Work where you live as rail fares increase
Rail users will be affected by the biggest fare increase in five years from 2018. The average ticket price across England, Scotland and Wales will go up by 3.4 per cent, meaning some passengers who purchase season tickets will be nearly £150 a year worse off.
As an invitation to tender for the South Wales Metro goes out, and ticket prices across the country rise, we’re asking why isn’t it the norm to work from the town you live in, wherever it may be.
Most of Urban Wales’ development was dictated by where the raw materials were, and these pockets were consequently also where the work was. Our original transport system wasn’t built to move people, it was to move resources - people were an afterthought. Inevitably, the nature of work and travel has changed, and the rail system is used by millions of people every day.
It’s understandable that another metro has appeared on the transport horizon for Swansea Bay, and the reduced travel time to Cardiff and London would certainly be brilliant news for those living in Swansea, but let’s try looking at it things differently for a moment. All these fantastic transport ideas are about getting large numbers of people to work and back again. Isn’t it about time we asked why spend so much time, energy and money moving people around the country? That’s a UK-wide question, but for the purpose of this article, let’s look at Wales.
A vast amount of modern, office-based city-centre work is done using a keyboard and a screen. Why are we moving people around the country, (often to work in increasingly built up and harder to get to city centres), to work at a screen they can have in their spare room!? Of course, we’d prefer them in a coworking site, but certainly in their home community at the very least.
Surely it would be more beneficial to start investing in the space infrastructure in our communities rather than spending billions in high-end engineering to move people around? Let’s get people working where they live again. Let’s get people walking or cycling - cycling to work is proven to reduce the risk of cancer, heart disease and early death by 40%, drastically cutting public health costs.
Let’s consider how those people working in their communities could benefit from being able to work in the towns where the live.
Take a typical valleys town like Aberdare. Someone travelling into Cardiff daily could could save nearly £60 a week in train fare alone. Yes, employees may need one day a week with the wider organisation or line manager, but that ticket saving adds up nonetheless. (We could look at office space costs here too, but we'll come to that.)
It’s a no brainer that less travel is better for the environment, carbon emissions and air quality, both locally and along the route of the journey. Trains and buses are better environmentally than cars, but the same issue of carbon production and air quality stands, even with electrification.
It’s not just better for the environment, it’s better for you on a personal level...
Along with health, it could be seen as our most precious commodity, and yet an employee’s time is all too frequently not a consideration for an employer. How much time would a Cardiff employee save by working locally rather than in the city? Potentially two hours a day (an hour each way is common practice for many in the UK.) Over a week, that’s ten hours spent sandwiched on a train, often stood in the aisle or squeezed against the baggage hold. Imagine what you could do with that ten hours every week if it were given back to you! Childcare, visiting elderly relatives and exercise would all become easier, not to mention the time you’d have for leisurely activities and other hobbies.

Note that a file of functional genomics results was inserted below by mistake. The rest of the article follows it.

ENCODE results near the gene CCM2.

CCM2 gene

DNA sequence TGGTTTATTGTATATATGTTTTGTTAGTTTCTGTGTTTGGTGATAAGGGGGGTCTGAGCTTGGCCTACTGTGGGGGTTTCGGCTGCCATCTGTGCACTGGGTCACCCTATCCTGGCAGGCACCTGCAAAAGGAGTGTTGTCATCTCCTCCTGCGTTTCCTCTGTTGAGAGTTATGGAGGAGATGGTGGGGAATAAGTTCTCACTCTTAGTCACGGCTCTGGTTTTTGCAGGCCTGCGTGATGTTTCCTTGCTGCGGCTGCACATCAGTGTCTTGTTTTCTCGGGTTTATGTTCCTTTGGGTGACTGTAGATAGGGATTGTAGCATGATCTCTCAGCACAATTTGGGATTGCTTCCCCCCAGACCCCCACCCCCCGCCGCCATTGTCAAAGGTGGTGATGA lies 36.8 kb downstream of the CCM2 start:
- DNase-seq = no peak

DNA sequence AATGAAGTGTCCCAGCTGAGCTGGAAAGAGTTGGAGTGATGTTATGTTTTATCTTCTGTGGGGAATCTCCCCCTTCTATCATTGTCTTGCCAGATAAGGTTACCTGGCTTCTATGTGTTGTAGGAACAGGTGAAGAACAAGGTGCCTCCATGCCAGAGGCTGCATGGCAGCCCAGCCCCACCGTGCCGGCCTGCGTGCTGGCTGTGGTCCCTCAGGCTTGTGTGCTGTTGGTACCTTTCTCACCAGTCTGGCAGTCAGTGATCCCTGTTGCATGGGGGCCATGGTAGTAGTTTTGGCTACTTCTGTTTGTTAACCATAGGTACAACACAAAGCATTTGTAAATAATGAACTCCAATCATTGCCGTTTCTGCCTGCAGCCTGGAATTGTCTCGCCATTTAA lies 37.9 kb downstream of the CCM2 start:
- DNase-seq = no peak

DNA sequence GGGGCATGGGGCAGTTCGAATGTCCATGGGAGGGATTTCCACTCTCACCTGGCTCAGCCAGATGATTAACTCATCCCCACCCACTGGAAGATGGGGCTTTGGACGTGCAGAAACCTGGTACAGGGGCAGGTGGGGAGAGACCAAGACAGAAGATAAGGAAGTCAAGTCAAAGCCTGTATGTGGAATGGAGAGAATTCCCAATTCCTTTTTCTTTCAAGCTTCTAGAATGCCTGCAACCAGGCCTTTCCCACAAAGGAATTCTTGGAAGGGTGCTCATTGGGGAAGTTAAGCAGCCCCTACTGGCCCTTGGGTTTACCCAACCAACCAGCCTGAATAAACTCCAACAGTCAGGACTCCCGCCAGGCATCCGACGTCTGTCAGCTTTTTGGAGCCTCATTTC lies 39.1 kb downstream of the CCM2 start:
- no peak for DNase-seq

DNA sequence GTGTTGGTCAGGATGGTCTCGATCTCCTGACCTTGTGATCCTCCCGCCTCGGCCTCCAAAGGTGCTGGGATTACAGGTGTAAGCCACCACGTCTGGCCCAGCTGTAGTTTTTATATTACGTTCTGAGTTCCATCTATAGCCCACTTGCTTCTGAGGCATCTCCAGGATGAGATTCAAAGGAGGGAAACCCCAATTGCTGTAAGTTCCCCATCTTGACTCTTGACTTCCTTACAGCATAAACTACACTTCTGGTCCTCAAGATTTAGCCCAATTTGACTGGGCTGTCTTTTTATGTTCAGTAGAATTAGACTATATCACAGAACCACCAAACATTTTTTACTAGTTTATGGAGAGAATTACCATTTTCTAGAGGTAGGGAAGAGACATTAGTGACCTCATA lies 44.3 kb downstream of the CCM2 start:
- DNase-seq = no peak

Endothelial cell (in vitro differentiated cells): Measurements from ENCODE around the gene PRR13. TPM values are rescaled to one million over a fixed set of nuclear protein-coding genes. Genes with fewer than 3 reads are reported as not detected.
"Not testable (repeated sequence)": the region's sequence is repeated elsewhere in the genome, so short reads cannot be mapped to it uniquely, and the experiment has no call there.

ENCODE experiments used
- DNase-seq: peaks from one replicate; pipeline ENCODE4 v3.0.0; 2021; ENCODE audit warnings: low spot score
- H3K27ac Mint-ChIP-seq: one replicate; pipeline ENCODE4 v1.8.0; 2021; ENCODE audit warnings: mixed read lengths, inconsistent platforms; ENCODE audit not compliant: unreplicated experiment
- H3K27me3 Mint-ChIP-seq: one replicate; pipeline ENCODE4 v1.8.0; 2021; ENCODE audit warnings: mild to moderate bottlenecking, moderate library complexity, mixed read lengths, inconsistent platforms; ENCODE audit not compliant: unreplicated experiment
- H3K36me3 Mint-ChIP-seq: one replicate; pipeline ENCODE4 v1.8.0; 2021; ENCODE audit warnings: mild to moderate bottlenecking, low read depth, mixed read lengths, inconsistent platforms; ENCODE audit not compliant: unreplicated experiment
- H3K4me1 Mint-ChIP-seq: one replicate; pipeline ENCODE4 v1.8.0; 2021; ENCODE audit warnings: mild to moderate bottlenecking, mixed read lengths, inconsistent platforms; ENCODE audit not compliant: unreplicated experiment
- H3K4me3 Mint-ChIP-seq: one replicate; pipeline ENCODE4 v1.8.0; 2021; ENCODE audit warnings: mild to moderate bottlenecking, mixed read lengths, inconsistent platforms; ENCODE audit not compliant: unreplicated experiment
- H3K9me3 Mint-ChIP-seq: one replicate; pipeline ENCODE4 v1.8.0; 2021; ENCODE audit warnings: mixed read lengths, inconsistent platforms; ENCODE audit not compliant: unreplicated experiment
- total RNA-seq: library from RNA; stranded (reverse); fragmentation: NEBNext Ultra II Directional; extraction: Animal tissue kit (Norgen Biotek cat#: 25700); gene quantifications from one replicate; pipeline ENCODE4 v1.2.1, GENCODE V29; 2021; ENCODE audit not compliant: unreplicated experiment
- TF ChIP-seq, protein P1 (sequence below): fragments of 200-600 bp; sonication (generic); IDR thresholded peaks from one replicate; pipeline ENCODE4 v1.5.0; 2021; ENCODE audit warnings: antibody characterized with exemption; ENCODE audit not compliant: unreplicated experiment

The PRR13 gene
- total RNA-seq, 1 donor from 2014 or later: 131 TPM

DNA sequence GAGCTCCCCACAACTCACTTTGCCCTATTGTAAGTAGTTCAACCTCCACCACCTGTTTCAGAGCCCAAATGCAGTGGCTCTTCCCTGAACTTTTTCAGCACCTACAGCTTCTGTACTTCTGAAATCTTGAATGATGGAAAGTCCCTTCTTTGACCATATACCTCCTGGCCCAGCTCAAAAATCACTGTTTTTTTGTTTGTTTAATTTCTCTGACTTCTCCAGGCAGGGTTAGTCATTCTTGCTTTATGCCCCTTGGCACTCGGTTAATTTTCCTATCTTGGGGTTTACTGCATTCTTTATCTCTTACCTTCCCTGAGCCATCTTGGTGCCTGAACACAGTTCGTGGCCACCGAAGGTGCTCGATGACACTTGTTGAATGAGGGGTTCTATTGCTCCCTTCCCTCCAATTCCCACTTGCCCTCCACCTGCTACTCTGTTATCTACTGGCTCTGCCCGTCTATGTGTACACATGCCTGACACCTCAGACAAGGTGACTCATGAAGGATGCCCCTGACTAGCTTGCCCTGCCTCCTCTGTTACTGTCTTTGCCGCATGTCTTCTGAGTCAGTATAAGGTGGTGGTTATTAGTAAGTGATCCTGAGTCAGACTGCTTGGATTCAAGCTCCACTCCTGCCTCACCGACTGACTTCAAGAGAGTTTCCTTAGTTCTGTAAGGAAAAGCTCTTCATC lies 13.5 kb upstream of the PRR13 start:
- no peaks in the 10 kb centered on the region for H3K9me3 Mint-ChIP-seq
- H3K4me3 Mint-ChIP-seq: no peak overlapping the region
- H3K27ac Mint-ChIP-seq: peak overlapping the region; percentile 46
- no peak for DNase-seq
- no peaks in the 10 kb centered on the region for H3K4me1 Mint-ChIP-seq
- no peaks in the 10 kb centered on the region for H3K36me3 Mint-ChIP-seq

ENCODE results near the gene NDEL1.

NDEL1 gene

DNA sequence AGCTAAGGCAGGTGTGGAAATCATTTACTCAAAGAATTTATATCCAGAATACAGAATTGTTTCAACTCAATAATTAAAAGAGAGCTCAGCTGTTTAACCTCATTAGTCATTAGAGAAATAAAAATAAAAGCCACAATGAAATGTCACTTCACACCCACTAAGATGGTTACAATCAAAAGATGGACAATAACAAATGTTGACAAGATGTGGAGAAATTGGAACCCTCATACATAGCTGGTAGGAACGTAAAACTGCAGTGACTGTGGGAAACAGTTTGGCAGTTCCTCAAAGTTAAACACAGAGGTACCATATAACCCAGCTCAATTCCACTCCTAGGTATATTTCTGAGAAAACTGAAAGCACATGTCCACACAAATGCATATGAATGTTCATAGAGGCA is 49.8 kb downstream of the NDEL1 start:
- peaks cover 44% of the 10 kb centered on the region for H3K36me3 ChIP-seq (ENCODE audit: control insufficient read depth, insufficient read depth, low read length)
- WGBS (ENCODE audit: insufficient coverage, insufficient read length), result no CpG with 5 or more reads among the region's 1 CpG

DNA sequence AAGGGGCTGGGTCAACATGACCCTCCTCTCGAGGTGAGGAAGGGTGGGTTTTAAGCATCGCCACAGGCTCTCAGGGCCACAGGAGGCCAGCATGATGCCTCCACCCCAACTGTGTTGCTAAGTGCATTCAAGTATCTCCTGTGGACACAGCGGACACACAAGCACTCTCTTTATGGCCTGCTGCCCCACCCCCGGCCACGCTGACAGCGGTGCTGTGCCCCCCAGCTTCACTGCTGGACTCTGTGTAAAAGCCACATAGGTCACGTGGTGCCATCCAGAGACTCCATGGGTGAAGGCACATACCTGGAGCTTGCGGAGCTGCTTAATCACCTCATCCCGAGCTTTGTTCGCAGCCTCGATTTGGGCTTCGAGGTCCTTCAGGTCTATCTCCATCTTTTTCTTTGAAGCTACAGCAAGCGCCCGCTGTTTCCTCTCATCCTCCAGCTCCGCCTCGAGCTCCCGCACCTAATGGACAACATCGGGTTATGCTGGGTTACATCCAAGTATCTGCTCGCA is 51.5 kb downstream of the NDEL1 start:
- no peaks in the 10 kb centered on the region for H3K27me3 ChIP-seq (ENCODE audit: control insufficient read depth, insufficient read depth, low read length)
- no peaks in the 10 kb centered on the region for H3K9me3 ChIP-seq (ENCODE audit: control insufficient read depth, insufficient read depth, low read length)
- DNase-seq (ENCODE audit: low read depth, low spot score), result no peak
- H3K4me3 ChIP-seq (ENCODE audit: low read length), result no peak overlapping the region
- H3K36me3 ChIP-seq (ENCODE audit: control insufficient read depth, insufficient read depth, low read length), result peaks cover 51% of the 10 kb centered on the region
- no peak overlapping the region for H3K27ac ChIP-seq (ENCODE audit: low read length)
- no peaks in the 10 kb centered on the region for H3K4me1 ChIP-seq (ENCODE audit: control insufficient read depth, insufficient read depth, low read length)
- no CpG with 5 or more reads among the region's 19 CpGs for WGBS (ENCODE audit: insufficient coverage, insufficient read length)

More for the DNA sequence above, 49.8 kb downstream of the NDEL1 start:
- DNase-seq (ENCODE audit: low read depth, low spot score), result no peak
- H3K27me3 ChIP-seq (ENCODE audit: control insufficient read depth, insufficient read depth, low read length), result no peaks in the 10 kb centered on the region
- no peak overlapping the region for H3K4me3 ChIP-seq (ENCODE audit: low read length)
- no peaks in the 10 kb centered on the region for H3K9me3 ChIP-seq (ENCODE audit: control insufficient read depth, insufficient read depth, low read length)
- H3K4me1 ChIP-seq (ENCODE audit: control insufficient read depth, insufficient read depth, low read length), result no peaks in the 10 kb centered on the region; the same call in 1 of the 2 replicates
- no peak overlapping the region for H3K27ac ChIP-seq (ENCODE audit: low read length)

Much of the Indycube approach is to do with benefitting communities - our aim is to open coworking spaces in as many small, rural areas as possible, as well as in city-centres. Generally, when we work in a community, we spend our money in that community and the foundational economy benefits. Spending more time within our communities might also change our shopping habits - we’re more likely to buy from independent businesses, and take the time to source locally-produced items.
Of course, we can build brand new, but there’s always an opportunity to reuse the buildings we already have in our communities. Often these historical, cultural assets have been left to decay, but could be repurposed to house modern offices and workplaces. The Pryce Jones building in Newtown is an example of a prized historic asset that needs to be maintained which Indycube have repurposed as coworking space.
A 21st Century Workplace
HMRC have just taken a lease for 25 years on Wales’ most expensive real estate in central Cardiff attracted by a new build and an enterprise zone business rates relief programme. This city centre glass and steel edifice will house near 4000 staff, many of whom will be travelling from rural locations. Surely many of these could work from within their communities? The 21st century workplace has the tech to allow this to happen, so what is stopping it? Tech can allow an employer to see who has signed in, where, when, what they have done, even look at the office if need be. When it comes to remote working, trust in the employee should be there, but tech allows it to be managed also. As Ed Mayo pointed out on an earlier draft of this article, in the 1980s, James Roberston pointed to a future in which technology and a shift to personal control could re-localise work. Though his ideas are grounded in reality and we’ve made some progress, so much more could be done to embrace this lifestyle.
Our industrial communities were built on local employment which retained wealth locally. If that is how they developed and thrived, surely, we should be looking to that as part of the future, in Wales and further afield. Join us in our quest to bring an end to the soul-destroying and to facilitate a rebirth for the community.